Statistical signal processing is an indispensable technology in processing of signal containing noise, and widely utilized in various fields, such as information communication, measurement and control systems, imaging, voice, and medical field.
Based on the knowledge of linear algebra and statistics learned in previous lectures, this course deals with the mathematical theory that is necessary for advanced signal and image processing.
Topics include the probabilistic model of noise, statistical meaning of least square estimate, maximum-likelihood estimation, Bayesian estimation, EM algorithm and linear dynamical systems.
Through the lectures, the students will be able to:
1) Understand basis of statistical signal processing theory such as linear estimation method and maximum likelihood estimation.
2) Learn the parameter estimation technique for observation system containing statistical noise and be applied the technique to the information communication engineering research.
Random vector, probability distribution function, linear inverse problem, maximum likelihood estimate, linear least square estimation, regularization, ill-conditioned system, Bayesian estimation, EM algorithm, Kalman filter
|✔ Specialist skills||Intercultural skills||Communication skills||✔ Critical thinking skills||✔ Practical and/or problem-solving skills|
Two lectures are given in every week.
|Course schedule||Required learning|
|Class 1||Statistics in signal processing||Why is statistics necessary in signal processing?|
|Class 2||Random vectors, multivariate probability distribution, multidimensional normal distribution||Represent signal and noise with random variables. Derive the statistics of linearly transformed random variables. Explain the meaning of the eigenvalue decomposition of the covariance matrix in a multidimensional normal distribution.|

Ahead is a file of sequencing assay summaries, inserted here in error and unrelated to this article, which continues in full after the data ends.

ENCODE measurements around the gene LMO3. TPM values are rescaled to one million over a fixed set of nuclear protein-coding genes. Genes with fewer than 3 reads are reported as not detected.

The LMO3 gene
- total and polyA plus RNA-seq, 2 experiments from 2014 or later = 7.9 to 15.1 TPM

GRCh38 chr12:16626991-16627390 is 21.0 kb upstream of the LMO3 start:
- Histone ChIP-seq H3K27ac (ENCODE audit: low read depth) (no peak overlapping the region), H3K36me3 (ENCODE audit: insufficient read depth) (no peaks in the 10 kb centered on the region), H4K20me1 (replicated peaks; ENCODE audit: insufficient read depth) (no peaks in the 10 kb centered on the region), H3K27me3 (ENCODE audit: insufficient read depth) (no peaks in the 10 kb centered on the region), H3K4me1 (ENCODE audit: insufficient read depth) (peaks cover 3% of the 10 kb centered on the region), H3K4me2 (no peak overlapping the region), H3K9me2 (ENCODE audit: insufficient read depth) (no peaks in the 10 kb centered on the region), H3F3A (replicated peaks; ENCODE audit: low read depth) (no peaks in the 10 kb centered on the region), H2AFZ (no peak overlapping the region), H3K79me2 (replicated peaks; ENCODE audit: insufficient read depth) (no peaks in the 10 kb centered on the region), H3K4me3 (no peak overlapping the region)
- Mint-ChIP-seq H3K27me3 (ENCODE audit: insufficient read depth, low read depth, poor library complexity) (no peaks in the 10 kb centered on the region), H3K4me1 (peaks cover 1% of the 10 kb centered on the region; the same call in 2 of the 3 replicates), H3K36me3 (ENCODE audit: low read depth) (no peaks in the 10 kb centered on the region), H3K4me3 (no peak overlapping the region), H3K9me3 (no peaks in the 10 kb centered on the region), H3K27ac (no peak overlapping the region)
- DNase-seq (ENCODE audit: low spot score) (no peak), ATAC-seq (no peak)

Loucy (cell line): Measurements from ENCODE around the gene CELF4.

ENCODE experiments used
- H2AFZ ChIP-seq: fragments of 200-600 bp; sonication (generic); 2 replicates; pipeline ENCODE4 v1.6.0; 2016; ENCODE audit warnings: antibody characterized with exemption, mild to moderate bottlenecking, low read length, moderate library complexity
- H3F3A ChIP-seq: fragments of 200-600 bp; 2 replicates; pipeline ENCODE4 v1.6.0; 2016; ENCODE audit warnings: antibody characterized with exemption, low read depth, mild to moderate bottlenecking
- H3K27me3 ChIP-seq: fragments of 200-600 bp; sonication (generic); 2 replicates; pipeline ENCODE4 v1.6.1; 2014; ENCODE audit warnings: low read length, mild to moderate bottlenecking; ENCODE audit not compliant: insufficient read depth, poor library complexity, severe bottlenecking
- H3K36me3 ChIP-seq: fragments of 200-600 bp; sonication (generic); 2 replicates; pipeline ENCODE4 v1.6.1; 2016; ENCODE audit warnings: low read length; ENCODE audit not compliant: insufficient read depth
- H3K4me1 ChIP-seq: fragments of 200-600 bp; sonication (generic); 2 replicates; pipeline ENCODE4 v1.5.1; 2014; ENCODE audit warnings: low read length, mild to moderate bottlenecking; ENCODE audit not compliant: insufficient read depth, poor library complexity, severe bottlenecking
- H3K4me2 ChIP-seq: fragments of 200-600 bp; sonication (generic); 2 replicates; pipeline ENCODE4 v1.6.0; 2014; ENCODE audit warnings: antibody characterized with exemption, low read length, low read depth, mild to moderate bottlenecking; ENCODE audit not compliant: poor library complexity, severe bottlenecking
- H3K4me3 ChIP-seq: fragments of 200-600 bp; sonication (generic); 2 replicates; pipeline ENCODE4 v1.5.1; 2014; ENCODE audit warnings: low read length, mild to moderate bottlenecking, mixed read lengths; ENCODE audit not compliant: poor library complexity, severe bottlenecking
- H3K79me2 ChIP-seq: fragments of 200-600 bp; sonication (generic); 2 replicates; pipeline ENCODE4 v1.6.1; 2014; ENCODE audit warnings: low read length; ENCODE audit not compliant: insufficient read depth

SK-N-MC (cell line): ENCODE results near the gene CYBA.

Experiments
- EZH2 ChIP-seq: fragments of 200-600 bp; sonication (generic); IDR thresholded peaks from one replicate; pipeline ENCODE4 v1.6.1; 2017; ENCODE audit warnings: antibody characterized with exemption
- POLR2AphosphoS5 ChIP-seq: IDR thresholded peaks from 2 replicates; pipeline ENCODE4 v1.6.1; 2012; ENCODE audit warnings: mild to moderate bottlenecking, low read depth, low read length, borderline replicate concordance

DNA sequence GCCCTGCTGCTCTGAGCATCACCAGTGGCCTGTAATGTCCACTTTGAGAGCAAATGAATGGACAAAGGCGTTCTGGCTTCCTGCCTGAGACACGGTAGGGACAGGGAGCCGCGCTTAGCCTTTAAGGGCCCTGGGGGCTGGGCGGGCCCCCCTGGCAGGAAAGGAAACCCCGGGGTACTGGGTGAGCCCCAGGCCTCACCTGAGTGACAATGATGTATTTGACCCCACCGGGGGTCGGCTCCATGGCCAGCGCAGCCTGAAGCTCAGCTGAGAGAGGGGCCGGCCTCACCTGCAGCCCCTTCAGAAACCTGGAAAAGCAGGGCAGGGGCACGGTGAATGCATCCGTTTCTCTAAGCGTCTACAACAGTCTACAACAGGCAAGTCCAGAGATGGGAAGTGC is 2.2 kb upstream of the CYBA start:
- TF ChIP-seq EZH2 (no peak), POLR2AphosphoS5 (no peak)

|Class 3||Estimation of unknown quantities, maximum likelihood estimate||Estimate the statistics of a random vector by maximum likelihood principle.|
|Class 4||Linear inverse problem and least square method||Derive the least square solution in the linear inverse problem.|
|Class 5||Noise response||Derive the error in the least square solution when observed data contain noise.|
|Class 6||Estimate using regularization||Explain estimation methods that are robust against noise.|
|Class 7||Estimation in ill-conditioned system||What is the minimum-norm estimate?|
|Class 8||Bayesian estimation||Understand the relationship between prior distribution and posterior distribution and explain the difference between a Bayesian estimation and a maximum likelihood estimation.|
|Class 9||Bayesian linear regression||Explain the relationship between a least-squares solution and a Bayesian solution.|
|Class 10||Wiener filter and estimation||Explain the relationship between a Wiener filter and a statistical estimation method.|
|Class 11||EM algorithm in a linear system||Explain a statistical parameter estimation method, where the model depends on unobserved variables.|
|Class 12||Linear prediction||Estimate the linear prediction model for time series data.|
|Class 13||Spectrum estimation||Estimate spectral information of time series data using the model estimated by the linear prediction.|
|Class 14||Kalman filter||Estimates of unknown variables from series of measurements observed over time, containing statistical noise.|
To enhance effective learning, students are encouraged to spend approximately 100 minutes preparing for class and another 100 minutes reviewing class content afterwards (including assignments) for each class.
They should do so by referring to textbooks and other course material.
Kensuke Sekihara, Introduction to statistical signal processing, KYORITSU SHUPPAN CO., LTD.
Handouts will be distributed in each class.
Grading is made based on in-class quizzes and homework assignments, 1st exam for basics of the statistical signal processing, and 2nd exam for the Bayesian estimation and its application.
ICT.M202 (Probability and Statistics (ICT)), ICT.S302 (Functional Analysis and Inverse Problems) is desired.